• September 20, 2005 - UN Reports Near-Record Hold In Ozone Layer - Scoop
    The hole in the Antarctic ozone layer is approaching the all-time record of 2003 and it is unclear whether the world will ever attain full recovery of the naturally occurring trace gas that shields it from cancer-causing ultraviolet (UV) radiation, according to the United Nations meteorological agency.

  • August, 2005

  • August 31, 2005 - South Pole Ozone Hole Makes Big Comeback - TerraDaily
    This season's ozone hole over the Antarctic is ten million square kilometers and is still growing. This is the third largest ozone hole ever measured in August.

  • August 31, 2005 - Snowball Antarctica - Early Drake Passage Opening Led To Global Change - TerraDaily
    British Antarctic Survey scientists have concluded that 30-50 million years ago, South America and Antarctica split apart very rapidly, creating the Drake Passage. This conclusion came from intensive study of the sea bed below the Weddell Sea. They believe that the opening of the Drake Passage could have triggered an abrupt cooling event and the growth of the Antarctic ice sheet.

  • August 17, 2005 - Sea Ice May Be On Increase In Antarctica - TerraDaily
    NASA-funded researchers have developed a new model based on satellite data which improves prediction of precipitation rate. They say this improved model shows that increases in precipitation due to warmer air temperatures may increase sea ice volume in Antarctica. This is the opposite of what has been happening in the Arctic.

  • August 11, 2005 - An Antarctic Snow Blanket - The Australian
    Much of Australia has been coated with an unusual snowfall. The weather bureau there says that the snow due to a cold outbreak traveling from Antarctica.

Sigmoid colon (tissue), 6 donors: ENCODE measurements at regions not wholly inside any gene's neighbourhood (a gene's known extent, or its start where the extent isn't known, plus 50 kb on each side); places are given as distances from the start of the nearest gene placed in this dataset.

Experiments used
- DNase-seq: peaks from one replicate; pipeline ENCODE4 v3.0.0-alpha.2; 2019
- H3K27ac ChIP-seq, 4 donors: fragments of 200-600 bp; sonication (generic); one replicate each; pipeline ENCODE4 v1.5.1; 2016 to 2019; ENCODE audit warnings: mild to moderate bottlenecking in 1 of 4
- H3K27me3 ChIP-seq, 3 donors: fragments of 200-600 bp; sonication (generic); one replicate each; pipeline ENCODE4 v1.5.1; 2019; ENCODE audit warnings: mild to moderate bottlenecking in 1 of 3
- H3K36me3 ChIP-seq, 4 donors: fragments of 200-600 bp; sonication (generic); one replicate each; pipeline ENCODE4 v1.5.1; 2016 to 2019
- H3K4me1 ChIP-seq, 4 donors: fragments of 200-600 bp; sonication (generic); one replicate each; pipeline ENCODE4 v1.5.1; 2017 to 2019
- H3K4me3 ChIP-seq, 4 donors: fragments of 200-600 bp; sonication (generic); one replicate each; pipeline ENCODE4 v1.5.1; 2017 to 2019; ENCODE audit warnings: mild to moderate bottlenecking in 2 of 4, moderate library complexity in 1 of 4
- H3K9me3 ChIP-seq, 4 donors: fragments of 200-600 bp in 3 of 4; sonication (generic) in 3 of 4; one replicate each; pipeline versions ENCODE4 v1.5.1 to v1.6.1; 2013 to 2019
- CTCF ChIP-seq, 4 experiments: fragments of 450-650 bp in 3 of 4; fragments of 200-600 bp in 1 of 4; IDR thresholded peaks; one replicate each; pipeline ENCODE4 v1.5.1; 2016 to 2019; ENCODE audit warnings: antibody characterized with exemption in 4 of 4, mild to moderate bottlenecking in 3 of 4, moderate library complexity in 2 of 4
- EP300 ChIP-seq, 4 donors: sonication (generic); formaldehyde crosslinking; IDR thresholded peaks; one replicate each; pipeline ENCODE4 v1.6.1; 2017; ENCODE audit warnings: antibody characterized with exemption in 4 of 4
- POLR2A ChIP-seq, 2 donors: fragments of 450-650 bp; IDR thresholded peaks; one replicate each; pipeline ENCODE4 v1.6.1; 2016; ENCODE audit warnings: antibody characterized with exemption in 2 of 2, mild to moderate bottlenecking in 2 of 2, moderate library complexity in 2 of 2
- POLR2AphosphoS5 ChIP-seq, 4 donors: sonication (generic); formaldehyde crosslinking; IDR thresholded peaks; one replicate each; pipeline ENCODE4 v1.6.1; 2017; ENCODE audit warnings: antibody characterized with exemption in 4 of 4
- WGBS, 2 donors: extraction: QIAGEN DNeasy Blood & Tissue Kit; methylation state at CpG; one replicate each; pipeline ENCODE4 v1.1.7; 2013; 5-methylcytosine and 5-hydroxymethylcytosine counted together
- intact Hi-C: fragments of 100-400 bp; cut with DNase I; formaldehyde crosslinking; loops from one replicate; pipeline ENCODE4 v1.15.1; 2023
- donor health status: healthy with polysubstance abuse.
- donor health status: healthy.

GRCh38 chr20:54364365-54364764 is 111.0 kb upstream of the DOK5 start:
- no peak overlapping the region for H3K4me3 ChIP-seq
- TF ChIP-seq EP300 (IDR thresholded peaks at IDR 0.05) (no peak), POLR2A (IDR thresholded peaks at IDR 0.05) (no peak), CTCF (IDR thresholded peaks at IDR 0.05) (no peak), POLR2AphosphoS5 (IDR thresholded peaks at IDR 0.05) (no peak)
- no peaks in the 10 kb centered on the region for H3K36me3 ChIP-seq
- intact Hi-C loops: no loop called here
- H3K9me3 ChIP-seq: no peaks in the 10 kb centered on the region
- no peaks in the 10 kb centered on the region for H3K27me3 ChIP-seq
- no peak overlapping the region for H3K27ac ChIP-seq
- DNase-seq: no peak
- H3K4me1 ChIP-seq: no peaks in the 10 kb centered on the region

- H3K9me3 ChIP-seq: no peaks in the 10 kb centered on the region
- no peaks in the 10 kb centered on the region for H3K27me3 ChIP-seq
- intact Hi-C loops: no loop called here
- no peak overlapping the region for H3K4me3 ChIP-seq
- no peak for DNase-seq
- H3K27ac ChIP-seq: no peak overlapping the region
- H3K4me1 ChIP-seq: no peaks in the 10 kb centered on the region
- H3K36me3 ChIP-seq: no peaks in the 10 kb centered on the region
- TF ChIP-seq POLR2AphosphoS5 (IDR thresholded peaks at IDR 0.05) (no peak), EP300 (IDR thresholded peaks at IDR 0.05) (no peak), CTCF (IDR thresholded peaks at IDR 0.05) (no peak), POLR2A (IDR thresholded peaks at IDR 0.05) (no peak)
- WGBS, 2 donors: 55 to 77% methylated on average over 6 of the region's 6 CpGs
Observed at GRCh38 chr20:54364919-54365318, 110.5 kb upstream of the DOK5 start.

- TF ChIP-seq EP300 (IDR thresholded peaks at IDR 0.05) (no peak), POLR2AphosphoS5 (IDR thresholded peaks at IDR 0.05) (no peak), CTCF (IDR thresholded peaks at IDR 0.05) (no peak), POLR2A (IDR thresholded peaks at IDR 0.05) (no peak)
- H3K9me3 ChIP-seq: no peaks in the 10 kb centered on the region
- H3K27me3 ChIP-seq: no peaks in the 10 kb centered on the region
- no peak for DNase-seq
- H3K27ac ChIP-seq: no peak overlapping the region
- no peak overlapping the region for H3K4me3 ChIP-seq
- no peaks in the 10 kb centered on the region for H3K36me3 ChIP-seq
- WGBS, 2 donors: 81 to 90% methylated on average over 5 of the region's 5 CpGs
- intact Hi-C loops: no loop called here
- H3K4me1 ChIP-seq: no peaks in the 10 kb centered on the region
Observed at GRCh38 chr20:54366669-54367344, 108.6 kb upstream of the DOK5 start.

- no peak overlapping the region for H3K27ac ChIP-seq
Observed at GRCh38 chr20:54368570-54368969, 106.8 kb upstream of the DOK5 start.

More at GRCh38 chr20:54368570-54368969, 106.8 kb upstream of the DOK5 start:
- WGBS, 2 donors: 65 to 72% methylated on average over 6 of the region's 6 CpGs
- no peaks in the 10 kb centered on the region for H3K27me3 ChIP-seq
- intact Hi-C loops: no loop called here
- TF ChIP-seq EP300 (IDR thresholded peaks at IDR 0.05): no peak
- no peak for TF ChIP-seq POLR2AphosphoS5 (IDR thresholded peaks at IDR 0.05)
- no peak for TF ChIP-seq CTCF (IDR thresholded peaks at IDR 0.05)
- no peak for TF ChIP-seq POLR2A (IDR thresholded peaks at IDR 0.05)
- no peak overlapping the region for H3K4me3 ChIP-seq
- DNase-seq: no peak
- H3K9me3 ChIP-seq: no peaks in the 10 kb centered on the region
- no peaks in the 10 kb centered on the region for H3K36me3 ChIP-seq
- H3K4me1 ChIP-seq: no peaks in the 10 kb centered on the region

• August 10, 2005 - New Window Into Ancient Ozone Holes - TerraDaily
    British researchers have developed a new technique to help them search for ancient ozone holes and study their relationship to mass extinctions. They will analyze fossilized spores and look for ultraviolet-B absorbing pigments.

  • August 10, 2005 - Aussie Volcano Erupts - The Australian
    Satellite images show that a volcano is erupting on Australia's most remote territory, McDonald Island in the sub-Antarctic. This volcano has been dormant for 13 years, having last erupted in 1992.

  • August 4, 2005 - New Melting Moment - TerraDaily
    Analysis of ice cores drilled from the Larson B Ice Shelf just before its collapse in 2002, finds that there no precedent for its collapse in the past 11,000 years. They noted that it had been thinning, but that warmer air temperatures caused the collapse. Experts believe that another ice shelf may collapse in the next two years. Similar story from Australian.

  • July, 2005

  • July 29, 2005 - Explaining Antarctica's Strange Megadunes - MSNBC
    Huge dunes carved by the katabatic winds in Antarctica can be seen from space but are barely perceptible to ground exploration because they are so large. It appears that these dunes are formed by a different process than sand dunes. More about katabatic winds.

  • June, 2005

  • June 30, 2005 - Warmer Air May Cause Increased Antarctic Sea Ice Cover - Terra Daily
    A new study shows that, in the Antarctic, increases in precipitation due to warmer air temperatures from greenhouse gas emissions may actually increase sea ice volume in the Antarctic's Southern Ocean.

  • June 17, 2005 - Antarctica: Polluters To Pay - News 24
    A two-week conference on pollution in the Antarctic wrapped up here on Friday, with delegates boasting a major breakthrough on a deal ensuring that polluters in the future will be held accountable for the messes they make in the region.

  • June 14, 2005 - Antarctic Ice Detachment Studied - The Washington Times
    A University of California-San Diego study says Antarctic ice fracturing occurs in episodes and may be tied to changes evolving over seasons. The study wanted to find out how icebergs detach from the main continental ice sheet as a way to determine the future stability of the entire Antarctic ice mass. The findings have been published as papers in Geophysical Research Letters.

  • June 13, 2005 - Antarctic Scientists Map Ocean Floor Near Palmer Station in Antarctica - Space Daily
    Using inflatable boats, a portable depth sounder with GPS, and a REMUS autonomous underwater vehicle, a team of scientists and engineers has created the first detailed, comprehensive chart of the ocean floor around Palmer Station in Antarctica, revealing previously unknown submerged rocks.

  • June 3, 2005 - Antarctic Workers Sad To See Iceberg Go - ABC